The Effect of Codability of Objects and Social Setting on Speech Disfluency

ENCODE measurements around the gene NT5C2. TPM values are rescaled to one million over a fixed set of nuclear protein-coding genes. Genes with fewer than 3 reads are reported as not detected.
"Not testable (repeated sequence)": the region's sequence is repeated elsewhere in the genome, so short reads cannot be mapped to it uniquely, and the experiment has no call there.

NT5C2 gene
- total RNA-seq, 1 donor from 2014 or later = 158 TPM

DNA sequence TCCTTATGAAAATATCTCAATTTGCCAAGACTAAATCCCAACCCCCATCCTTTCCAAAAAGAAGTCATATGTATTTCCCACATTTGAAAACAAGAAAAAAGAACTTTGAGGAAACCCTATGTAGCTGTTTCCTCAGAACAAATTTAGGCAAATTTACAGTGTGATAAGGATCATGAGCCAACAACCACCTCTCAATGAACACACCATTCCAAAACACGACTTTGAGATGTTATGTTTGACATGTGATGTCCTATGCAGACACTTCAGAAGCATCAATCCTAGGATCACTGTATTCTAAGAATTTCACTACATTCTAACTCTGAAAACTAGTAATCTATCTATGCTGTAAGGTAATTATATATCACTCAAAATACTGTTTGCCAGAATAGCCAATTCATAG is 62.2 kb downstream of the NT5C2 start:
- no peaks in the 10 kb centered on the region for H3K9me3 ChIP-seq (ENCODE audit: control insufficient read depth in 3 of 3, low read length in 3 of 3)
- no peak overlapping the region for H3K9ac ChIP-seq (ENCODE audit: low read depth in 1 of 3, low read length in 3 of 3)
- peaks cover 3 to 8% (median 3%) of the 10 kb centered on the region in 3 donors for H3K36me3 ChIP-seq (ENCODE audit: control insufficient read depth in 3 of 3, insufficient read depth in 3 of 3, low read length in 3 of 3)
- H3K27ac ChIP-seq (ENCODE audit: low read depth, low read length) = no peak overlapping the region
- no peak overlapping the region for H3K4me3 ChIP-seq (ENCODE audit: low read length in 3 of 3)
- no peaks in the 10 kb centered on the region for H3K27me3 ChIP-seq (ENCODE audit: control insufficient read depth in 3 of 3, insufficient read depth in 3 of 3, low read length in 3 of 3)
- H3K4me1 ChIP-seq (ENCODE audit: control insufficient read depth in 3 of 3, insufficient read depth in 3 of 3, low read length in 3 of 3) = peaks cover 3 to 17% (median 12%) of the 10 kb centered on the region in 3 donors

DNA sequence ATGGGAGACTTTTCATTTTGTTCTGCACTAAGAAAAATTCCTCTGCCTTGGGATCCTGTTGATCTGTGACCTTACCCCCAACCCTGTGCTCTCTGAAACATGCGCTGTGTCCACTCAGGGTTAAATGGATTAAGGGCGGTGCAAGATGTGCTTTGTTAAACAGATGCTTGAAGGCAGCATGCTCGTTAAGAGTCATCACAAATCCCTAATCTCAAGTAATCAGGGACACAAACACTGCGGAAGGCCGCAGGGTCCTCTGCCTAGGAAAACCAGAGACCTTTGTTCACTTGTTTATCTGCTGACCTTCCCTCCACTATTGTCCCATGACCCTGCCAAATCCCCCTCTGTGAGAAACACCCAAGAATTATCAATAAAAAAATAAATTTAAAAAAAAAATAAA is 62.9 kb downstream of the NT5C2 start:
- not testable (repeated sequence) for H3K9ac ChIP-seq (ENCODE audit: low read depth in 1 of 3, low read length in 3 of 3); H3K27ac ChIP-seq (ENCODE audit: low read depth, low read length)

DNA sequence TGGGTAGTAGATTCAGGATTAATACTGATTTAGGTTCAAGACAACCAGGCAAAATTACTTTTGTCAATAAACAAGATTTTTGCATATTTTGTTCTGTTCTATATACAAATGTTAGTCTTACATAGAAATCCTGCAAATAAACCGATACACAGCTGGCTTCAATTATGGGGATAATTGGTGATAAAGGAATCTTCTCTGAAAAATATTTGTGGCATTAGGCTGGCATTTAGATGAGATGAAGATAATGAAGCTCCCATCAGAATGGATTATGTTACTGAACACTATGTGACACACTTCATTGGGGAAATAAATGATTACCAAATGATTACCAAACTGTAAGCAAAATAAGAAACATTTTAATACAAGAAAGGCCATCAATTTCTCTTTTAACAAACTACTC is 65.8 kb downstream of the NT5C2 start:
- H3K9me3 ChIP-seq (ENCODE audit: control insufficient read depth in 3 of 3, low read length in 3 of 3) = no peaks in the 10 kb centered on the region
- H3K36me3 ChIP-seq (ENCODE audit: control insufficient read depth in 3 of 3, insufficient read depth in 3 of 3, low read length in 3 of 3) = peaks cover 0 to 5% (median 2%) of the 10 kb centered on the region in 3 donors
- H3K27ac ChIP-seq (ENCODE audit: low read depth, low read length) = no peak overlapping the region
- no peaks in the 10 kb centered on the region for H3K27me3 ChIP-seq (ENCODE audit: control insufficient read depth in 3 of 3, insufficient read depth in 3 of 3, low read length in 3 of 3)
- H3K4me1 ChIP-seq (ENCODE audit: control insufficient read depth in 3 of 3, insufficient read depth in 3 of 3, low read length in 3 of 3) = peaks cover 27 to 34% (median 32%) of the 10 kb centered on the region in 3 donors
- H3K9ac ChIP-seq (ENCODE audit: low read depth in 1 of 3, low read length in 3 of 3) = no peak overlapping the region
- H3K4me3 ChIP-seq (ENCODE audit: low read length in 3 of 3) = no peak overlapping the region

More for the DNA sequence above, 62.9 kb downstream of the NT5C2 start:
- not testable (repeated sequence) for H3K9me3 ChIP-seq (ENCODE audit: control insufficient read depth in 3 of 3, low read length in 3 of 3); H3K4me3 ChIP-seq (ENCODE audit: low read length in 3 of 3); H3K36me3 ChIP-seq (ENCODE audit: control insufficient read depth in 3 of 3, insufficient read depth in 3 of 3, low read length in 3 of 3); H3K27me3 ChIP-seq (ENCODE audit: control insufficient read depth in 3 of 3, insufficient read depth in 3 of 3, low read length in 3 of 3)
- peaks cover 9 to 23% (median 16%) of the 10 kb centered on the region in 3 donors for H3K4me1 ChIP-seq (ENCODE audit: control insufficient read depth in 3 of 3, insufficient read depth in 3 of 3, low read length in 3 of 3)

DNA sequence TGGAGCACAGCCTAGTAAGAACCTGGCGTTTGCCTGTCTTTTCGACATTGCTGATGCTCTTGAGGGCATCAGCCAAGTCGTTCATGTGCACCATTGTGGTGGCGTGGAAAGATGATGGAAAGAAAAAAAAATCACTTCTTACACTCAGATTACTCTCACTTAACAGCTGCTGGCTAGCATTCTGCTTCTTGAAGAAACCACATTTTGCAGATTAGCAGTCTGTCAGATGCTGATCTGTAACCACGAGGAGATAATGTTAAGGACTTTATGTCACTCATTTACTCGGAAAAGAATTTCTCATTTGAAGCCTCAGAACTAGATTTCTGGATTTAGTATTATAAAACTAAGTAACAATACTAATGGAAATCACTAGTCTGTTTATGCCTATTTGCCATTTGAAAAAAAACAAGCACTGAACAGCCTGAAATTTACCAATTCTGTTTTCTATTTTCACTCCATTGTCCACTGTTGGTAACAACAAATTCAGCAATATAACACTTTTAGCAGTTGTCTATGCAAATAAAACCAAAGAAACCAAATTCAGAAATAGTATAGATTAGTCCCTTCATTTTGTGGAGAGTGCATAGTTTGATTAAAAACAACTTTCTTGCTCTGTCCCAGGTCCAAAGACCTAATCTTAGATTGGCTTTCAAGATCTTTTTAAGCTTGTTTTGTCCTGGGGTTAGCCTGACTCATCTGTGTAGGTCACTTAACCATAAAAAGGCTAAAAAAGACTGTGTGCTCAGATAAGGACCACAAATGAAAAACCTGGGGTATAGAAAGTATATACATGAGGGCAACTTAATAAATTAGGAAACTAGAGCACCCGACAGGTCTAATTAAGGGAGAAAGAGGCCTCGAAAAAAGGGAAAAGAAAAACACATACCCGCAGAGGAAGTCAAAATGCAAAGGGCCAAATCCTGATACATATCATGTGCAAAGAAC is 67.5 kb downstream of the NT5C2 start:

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An experiment involving object naming within connected speech examined the effect of codability on disfluency. Participants described cartoon video clips in which the characters interacted with objects of both high and low codability. This method was utilised as an alternative to the Network Task (Levelt, 1983; Oomen & Postma, 2001) in an attempt to examine disfluencies in spontaneous speech for moving images rather than the still images presented in the Network Task. A social manipulation was included to examine whether the implication of a social usage for participants’ speech affected the number and pattern of disfluencies compared to a non-social usage. Consistent with the hypothesis, the experiment revealed that the probability of at least one type of disfluency was higher when codability of the object was low. Additionally, the probability of a pause was also higher when the codability of the object was low. However there was no effect of the social manipulation on number or pattern of disfluencies. These results suggest that objects with low codability cause more difficulties during lexical processing, leading to disfluency.